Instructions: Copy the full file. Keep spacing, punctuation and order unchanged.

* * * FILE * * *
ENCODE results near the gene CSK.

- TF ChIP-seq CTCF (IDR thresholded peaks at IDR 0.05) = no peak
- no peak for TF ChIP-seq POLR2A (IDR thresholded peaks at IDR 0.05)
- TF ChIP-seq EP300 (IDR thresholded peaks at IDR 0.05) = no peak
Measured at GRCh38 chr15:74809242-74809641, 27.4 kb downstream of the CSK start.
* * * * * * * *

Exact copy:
ENCODE results near the gene CSK.

- TF ChIP-seq CTCF (IDR thresholded peaks at IDR 0.05) = no peak
- no peak for TF ChIP-seq POLR2A (IDR thresholded peaks at IDR 0.05)
- TF ChIP-seq EP300 (IDR thresholded peaks at IDR 0.05) = no peak
Measured at GRCh38 chr15:74809242-74809641, 27.4 kb downstream of the CSK start.